Adding a class to ROOT

You can extend ROOT with your own classes, or rather, you can use your own classes with ROOT.

Using a class in the interpreter (cling or PyROOT)

To load a C++ class definition into the interpreter, it is sufficient to #include the header of the class - and probably load the appropriate library.

root [0] .L libMyClass
root [1] #include "MyClass.h"
root [2] MyClass obj; obj.DoSomething();
import ROOT
ROOT.gSystem.Load('libMyClass')
ROOT.gInterpreter.Declare('#include "MyClass.h"')
obj = ROOT.MyClass()
obj.DoSomething()

This loads libMyClass.so on Linux or macOS, while libMyClass.dll is loaded on Windows. On macOS, also libMyClass.dylib is tried.

You can simplify both the C++ and the PyROOT version by adding the following line to the MyClass.h file.

   R__LOAD_LIBRARY(libMyClass)

This causes the library to be loaded automatically and allows you to skip the .L / ROOT.gSystem.Load() line.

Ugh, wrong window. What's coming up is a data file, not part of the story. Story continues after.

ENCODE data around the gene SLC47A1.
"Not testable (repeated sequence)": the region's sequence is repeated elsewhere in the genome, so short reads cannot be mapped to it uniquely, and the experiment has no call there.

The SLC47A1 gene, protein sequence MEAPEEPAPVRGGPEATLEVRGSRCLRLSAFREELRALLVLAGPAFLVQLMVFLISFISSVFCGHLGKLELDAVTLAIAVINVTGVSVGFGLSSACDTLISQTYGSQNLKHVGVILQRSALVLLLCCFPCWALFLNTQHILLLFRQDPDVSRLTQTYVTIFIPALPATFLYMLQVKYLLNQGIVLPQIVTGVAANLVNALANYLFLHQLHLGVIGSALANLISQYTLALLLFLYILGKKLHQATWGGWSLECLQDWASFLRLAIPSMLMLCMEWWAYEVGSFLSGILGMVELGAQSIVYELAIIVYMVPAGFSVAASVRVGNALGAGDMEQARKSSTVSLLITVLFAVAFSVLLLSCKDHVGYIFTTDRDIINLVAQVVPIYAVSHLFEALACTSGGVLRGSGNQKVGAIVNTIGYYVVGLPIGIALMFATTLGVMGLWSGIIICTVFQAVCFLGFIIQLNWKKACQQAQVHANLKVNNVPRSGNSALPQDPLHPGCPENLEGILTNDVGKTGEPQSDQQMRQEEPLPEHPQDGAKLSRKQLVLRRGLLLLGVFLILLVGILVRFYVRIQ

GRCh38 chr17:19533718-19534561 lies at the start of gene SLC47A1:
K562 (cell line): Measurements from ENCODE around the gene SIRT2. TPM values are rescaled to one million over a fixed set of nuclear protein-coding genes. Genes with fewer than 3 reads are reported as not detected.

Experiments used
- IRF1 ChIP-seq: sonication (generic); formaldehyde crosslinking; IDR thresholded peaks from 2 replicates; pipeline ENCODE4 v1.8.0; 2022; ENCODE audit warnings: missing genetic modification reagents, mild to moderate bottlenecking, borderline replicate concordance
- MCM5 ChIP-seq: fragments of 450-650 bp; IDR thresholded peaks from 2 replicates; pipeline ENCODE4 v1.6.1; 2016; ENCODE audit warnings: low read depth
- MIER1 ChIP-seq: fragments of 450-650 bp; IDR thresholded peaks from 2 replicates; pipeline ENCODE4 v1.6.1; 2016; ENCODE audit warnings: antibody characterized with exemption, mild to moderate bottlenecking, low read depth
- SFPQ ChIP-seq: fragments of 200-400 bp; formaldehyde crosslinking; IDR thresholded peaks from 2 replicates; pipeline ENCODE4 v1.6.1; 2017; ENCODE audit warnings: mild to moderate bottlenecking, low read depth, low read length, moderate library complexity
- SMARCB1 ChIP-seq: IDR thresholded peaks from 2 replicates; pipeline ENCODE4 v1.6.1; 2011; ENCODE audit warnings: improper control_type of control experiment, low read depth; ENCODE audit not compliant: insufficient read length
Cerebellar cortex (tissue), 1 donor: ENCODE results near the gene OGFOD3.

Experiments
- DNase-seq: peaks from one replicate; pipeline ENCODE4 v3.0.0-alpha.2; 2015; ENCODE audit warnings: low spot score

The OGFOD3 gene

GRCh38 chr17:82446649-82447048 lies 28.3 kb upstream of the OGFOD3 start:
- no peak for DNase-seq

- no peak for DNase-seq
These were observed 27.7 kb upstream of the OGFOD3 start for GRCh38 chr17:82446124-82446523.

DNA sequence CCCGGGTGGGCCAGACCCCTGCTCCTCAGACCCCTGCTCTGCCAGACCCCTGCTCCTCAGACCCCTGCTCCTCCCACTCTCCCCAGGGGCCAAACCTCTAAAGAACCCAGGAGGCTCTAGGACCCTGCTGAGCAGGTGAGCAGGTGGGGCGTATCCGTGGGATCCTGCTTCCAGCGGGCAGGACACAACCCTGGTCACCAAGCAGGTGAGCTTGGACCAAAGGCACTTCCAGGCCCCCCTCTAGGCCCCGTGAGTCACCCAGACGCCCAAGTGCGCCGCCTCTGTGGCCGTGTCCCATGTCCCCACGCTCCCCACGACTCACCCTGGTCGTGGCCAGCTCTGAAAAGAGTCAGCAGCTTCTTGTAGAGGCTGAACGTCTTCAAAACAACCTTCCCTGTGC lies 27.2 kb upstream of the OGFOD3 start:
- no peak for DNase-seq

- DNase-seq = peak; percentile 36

Storing your class in ROOT files or in a TTree

You want to either create a TTree branch of your class or store an object of your class in a ROOT file.

   MyClass obj;
   auto file = TFile::Open("out.root", "RECREATE");
   file->WriteObject(&obj, "myObj");

For this to work, ROOT needs to know about the MyClass type: its data members, base classes, how to construct such an object when reading it back, etc. This is provided through a dictionary that can be easily generated with CMake.

Constructors

ROOT’s I/O function requires that each class have one of the following constructors:

  • Default constructor
    A public constructor with zero parameters or with one or more parameters that all have default values: MyClass(int = 42);.

  • I/O constructor
    A constructor with exactly one parameter of type “pointer to ioctortype”.

   struct ioctortype;
   class MyKlass {
   protected:
     MyClass() = default;    // Protected: Cannot be used by ROOT I/O.
   public:
     MyClass(ioctortype*);
    ...

Member initialization

When you set the values of your object, ROOT also sets pointers. If a pointer is non-null, it must assume that the object is pointing to something and will delete object it is pointing to. To avoid a crash here, make sure you initialize your pointers in the constructor used by the I/O - the default constructor or the I/O constructor.

   class MyClass {
   private:
      std::string *fStr = nullptr;
   ...

The crucial part here is = nullptr, which tells the ROOT I/O that it does not need to delete anything in a freshly constructed MyClass object.